Cathay Pacific said Monday it does not expect to return to pre-pandemic levels of travel until the end of 2024, highlighting how long the Hong Kong airline’s return to normality could take.
Hong Kong imposed some of the world’s strictest travel curbs during the coronavirus pandemic and only abandoned compulsory quarantine for all international arrivals in September.
The restrictions closed off what was one of Asia’s once most connected cities and has hammered travel-reliant businesses including its flagship carrier.
In a statement released Monday, CEO Augustus Tang said the airline was “on track to achieve its target of operating up to one third of its pre-pandemic passenger flight capacity levels by the end of 2022”.
If achieved Tang said that would represent a doubling of capacity since August, the month before more than two years of compulsory quarantine rules were lifted.
But the journey back to full capacity remains a long one.
Cathay said it hoped to be operating at around 70 percent “by the end of 2023 with an aim to return to pre-pandemic levels by the end of 2024”.
Tang will be replaced by fellow veteran Cathay executive Ronald Lam on January 1.
While the number of flights to Hong Kong has increased after the government ended compulsory quarantine the airport is still far behind rivals.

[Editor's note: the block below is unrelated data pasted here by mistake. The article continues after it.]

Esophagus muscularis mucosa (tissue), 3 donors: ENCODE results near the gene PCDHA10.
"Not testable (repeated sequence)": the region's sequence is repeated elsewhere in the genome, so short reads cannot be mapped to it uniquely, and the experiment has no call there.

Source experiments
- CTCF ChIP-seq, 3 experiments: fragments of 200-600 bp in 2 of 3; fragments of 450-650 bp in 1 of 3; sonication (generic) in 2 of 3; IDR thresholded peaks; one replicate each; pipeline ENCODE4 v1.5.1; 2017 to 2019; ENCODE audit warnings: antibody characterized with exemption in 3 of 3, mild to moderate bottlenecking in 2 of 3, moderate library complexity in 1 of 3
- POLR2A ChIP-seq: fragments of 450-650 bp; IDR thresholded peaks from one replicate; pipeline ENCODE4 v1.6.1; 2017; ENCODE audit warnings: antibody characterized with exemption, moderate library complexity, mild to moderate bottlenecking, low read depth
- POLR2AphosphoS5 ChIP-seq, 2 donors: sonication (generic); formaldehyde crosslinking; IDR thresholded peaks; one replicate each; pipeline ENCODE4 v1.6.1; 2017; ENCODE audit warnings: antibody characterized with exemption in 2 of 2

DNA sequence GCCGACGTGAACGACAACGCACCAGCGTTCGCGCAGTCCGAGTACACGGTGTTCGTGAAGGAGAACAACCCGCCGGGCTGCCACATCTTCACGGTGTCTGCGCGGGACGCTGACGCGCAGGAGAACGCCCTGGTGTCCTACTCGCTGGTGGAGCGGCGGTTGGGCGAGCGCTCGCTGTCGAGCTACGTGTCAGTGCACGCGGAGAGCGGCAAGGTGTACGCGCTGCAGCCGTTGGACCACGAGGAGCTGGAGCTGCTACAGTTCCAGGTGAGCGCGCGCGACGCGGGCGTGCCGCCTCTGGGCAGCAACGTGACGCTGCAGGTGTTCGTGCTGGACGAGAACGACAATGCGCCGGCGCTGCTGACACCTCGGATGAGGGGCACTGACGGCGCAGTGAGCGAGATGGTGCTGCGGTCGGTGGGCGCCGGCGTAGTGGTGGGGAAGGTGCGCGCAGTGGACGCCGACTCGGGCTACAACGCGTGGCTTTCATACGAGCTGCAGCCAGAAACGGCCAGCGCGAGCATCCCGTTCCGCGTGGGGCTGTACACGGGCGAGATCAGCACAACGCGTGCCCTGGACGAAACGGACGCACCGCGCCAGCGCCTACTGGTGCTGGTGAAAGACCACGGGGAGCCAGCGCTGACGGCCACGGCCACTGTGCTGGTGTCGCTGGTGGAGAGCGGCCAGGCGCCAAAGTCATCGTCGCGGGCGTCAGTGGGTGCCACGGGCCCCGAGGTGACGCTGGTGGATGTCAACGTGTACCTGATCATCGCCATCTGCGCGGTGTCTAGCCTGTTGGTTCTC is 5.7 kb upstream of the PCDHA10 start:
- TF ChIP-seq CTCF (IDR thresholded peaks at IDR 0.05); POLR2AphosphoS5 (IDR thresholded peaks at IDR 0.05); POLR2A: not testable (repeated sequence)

Hong Kong’s airport handled 755,000 passengers in October, around 13 percent of what it used to process before the pandemic hit.
In contrast, rival hub Singapore handled 3.42 million passengers in September, 63 percent of pre-pandemic levels.
Singapore Airlines, which is already projecting to be at 76 percent capacity by the end of this year, carried 1.46 million people in September compared with Cathay Pacific’s 265,845 passengers.
While travellers to Hong Kong no longer need to quarantine they are banned from entering bars and restaurants for the first three days and must undergo multiple rounds of testing.
Wearing masks remains compulsory, even outdoors, and various social distancing measures remain.
The border with the Chinese mainland remains all but closed for now as Beijing sticks to its strict zero-Covid strategy.
Travel industry groups have warned Hong Kong will not see a meaningful return of visitors until the three-day monitoring period and most other restrictions are lifted.
Hong Kong officials have repeatedly said they will only reopen the city gradually and have rejected calls to remove remaining curbs.